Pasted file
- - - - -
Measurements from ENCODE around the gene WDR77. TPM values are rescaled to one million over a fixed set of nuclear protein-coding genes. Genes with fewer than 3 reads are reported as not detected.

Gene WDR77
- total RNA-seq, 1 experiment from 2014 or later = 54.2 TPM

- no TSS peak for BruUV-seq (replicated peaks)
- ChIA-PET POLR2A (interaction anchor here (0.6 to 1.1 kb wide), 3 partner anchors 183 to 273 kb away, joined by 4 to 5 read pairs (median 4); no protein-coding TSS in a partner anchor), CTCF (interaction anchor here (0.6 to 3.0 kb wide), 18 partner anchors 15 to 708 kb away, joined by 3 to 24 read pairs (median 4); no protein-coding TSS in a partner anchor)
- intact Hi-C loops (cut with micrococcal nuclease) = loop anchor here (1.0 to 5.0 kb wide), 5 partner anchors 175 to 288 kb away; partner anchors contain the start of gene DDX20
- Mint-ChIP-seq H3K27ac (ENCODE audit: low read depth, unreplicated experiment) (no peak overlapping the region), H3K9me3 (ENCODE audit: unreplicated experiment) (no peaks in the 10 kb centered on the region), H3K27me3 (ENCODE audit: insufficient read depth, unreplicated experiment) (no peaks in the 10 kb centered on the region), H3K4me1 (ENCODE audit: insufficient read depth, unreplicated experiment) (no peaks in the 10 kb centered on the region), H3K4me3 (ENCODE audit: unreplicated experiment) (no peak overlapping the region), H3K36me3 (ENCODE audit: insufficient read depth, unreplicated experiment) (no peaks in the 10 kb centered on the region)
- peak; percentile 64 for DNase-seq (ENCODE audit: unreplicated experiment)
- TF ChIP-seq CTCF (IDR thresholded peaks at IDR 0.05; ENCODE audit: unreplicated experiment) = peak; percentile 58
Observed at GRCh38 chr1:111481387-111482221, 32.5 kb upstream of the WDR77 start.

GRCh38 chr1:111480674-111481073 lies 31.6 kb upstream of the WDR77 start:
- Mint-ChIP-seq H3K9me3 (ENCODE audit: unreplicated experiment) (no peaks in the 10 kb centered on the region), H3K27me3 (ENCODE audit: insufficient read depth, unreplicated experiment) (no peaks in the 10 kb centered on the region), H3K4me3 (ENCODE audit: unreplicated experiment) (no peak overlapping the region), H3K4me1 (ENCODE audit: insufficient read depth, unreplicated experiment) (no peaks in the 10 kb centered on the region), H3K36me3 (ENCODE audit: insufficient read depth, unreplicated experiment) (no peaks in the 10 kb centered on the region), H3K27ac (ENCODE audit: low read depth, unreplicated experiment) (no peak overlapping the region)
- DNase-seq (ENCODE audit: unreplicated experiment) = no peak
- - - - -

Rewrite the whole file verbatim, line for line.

Measurements from ENCODE around the gene WDR77. TPM values are rescaled to one million over a fixed set of nuclear protein-coding genes. Genes with fewer than 3 reads are reported as not detected.

Gene WDR77
- total RNA-seq, 1 experiment from 2014 or later = 54.2 TPM

- no TSS peak for BruUV-seq (replicated peaks)
- ChIA-PET POLR2A (interaction anchor here (0.6 to 1.1 kb wide), 3 partner anchors 183 to 273 kb away, joined by 4 to 5 read pairs (median 4); no protein-coding TSS in a partner anchor), CTCF (interaction anchor here (0.6 to 3.0 kb wide), 18 partner anchors 15 to 708 kb away, joined by 3 to 24 read pairs (median 4); no protein-coding TSS in a partner anchor)
- intact Hi-C loops (cut with micrococcal nuclease) = loop anchor here (1.0 to 5.0 kb wide), 5 partner anchors 175 to 288 kb away; partner anchors contain the start of gene DDX20
- Mint-ChIP-seq H3K27ac (ENCODE audit: low read depth, unreplicated experiment) (no peak overlapping the region), H3K9me3 (ENCODE audit: unreplicated experiment) (no peaks in the 10 kb centered on the region), H3K27me3 (ENCODE audit: insufficient read depth, unreplicated experiment) (no peaks in the 10 kb centered on the region), H3K4me1 (ENCODE audit: insufficient read depth, unreplicated experiment) (no peaks in the 10 kb centered on the region), H3K4me3 (ENCODE audit: unreplicated experiment) (no peak overlapping the region), H3K36me3 (ENCODE audit: insufficient read depth, unreplicated experiment) (no peaks in the 10 kb centered on the region)
- peak; percentile 64 for DNase-seq (ENCODE audit: unreplicated experiment)
- TF ChIP-seq CTCF (IDR thresholded peaks at IDR 0.05; ENCODE audit: unreplicated experiment) = peak; percentile 58
Observed at GRCh38 chr1:111481387-111482221, 32.5 kb upstream of the WDR77 start.

GRCh38 chr1:111480674-111481073 lies 31.6 kb upstream of the WDR77 start:
- Mint-ChIP-seq H3K9me3 (ENCODE audit: unreplicated experiment) (no peaks in the 10 kb centered on the region), H3K27me3 (ENCODE audit: insufficient read depth, unreplicated experiment) (no peaks in the 10 kb centered on the region), H3K4me3 (ENCODE audit: unreplicated experiment) (no peak overlapping the region), H3K4me1 (ENCODE audit: insufficient read depth, unreplicated experiment) (no peaks in the 10 kb centered on the region), H3K36me3 (ENCODE audit: insufficient read depth, unreplicated experiment) (no peaks in the 10 kb centered on the region), H3K27ac (ENCODE audit: low read depth, unreplicated experiment) (no peak overlapping the region)
- DNase-seq (ENCODE audit: unreplicated experiment) = no peak